9 Best Private Search Engines – How to Search Privately

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Ever wondered how the world was before search engines? They serve such an important purpose these days that it is difficult to imagine a time when they did not exist. How did people do assignments back then? Libraries? Boring.

Search engines are like a portal to the internet. They may be vital, but chances are that you are giving away more than you know. If you make use of the giants like Google, Bing, and Yahoo! without a VPN, then you are giving away a lot of your personal data for free. Essentially, your privacy is the price you are made to pay for searching the internet.

Search engines collect your data for a variety of reasons. According to the search engines, the data collected are used to tailor search results to particular users, providing personalized services.

But apart from helping you discover the information you require on the internet, they provide other services – one of which is advertising. This service is targeted directly at different demographics. Essentially, the data they collect informs them on the type of advertisements that they can push to different users.

The collection of these personally identifiable data is called tracking. Trackers employed by these engines gather data like your

  • IP information
  • Search terms and history
  • User agent
  • Cookies

All of these can, and are usually sold to advertisement companies for profit. These companies make use of the compiled user behavior they receive to push targeted ads your way. That is why you are bombarded with ads for items you have previously searched for.

The Best Private Search Engines

Thankfully, there are search engines that will allow you to search the web, and more privately too. These alternatives to the major search engines do not compromise your private information.

Private search engines are not all on the same level. While some are not quite as private as they profess to be, others may offer poor usability. This list compiles the best private search engines, based on such metrics as the level of true privacy they offer, user-interface, and the efficiency and functionality they provide.

It is important to note that most private search engines are metasearch engines. This means that they do not generate their own search results. Instead, they gather them from true search engines such as Google or Bing.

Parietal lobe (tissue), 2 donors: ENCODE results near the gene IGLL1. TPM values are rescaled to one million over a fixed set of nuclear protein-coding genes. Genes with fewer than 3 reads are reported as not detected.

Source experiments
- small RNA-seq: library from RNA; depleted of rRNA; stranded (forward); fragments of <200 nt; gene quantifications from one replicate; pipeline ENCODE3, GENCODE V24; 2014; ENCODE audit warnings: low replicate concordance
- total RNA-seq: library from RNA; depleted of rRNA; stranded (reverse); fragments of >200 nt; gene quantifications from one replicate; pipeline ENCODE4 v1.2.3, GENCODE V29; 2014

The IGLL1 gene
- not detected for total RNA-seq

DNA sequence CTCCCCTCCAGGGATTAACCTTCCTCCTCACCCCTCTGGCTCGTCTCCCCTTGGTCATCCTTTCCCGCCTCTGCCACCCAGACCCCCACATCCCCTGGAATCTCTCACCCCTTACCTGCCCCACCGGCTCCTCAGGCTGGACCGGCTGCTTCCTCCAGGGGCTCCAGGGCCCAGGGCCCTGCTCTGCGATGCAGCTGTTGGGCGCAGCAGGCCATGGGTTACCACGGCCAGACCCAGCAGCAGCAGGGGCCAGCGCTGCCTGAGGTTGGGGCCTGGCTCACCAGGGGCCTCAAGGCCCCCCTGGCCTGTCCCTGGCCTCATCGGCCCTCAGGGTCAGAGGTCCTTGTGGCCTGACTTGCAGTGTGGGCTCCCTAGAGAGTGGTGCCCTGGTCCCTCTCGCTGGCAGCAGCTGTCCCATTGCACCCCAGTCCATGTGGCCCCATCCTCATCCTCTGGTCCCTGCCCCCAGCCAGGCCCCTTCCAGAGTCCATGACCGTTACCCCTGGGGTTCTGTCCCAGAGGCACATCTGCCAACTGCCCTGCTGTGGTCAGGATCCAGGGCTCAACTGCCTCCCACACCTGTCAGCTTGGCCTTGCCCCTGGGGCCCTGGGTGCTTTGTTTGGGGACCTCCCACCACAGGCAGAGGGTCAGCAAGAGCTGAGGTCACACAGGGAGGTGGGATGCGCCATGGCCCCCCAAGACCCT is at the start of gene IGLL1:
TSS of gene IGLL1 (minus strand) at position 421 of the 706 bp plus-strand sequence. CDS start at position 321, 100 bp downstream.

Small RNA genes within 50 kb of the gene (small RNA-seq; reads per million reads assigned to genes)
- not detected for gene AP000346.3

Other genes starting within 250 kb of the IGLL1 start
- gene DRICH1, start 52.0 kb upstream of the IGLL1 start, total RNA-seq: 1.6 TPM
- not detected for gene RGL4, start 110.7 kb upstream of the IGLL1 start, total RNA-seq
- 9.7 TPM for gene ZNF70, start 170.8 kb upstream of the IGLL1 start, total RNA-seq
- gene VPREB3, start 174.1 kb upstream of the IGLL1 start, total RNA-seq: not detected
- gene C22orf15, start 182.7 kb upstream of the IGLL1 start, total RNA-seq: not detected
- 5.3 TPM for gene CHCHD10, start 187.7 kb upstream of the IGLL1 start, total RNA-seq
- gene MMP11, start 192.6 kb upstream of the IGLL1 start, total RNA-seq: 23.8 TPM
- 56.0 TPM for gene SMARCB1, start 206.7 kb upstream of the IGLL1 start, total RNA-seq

Use a private search engine together with a VPN such as NordVPN, and you will not have to worry about your anonymity on the internet.

1.     StartPage

Based in the Netherlands, a country with strong privacy laws, StartPage is essentially the best direct alternative to Google. It is a metasearch engine that makes use of Google results, without the tracking that would otherwise come with it.

Because it does not use trackers to gather user data, there are no partnerships with commercial companies to sell data. No user information is even stored, and it has a strict no-logs policy.

To ensure transparency, their privacy policy underwent rigorous auditing by EuroPrise in 2007/2008. Since then, they have been regularly recertified. Long before any other search engine did, StartPage emphasized deleting user details.

One of my favorite features of StartPage is Anonymous View, a proxy. The privacy offered by a private search engine usually ends as soon as you click on a webpage. Not so with StartPage.

When you click on the Anonymous View link beside a website, you get to navigate the website anonymously. This means that you are shielded from cookies, trackers, and website fingerprinting.

It also offers a URL Generator, which removes the need for setting a cookie.

2.     MetaGer

MetaGer is a German-based private search engine. It was created by a non-profit organization called SuMa-eV.

As the name suggests, MetaGer is a metasearch engine, garnering the results it provides from Yahoo!, Bing, Yandex, and several other sources. Additionally, it also has its own web crawlers. Every search result it returns shows the source it was generated from.

Privacy is taken very seriously by MetaGer. It does not track your search queries or make use of cookies. Some logs are kept, like your IP address, but only temporarily. No logs stay on its servers longer than 96 hours. MetaGer is open-source, and so its privacy claims can be independently verified.

Like StartPage, MetaGer operates a proxy for visiting links from the search queries it generates. Choosing that option allows you to navigate pages under the umbrella of privacy, free from cookies and trackers.

To fund its operations, MetaGer sells ads, which of course are not targeted. It also receives donations from its community of users. To enjoy an ad-free experience, users can pay a membership fee.

3.     Swisscows

Based in Switzerland, Swisscows is covered by the very strong data protection laws in that country. It pulls most of its results from Bing, as a result of the partnership it has with the Microsoft search engine. Unlike a lot of other metasearch engines though, it uses semantic search, which is extremely accurate and efficient.

In addition, Swisscows employs data visualization techniques to make the presentation of information more tangible. Semantic and statistical analysis visualizes the frequency of keywords occurring.

Swisscows does not take privacy for granted. It operates a strict no-logs policy. No user data, including IP addresses and search information, is stored on its servers. All of its servers are private-owned and managed. They are also all located in Switzerland.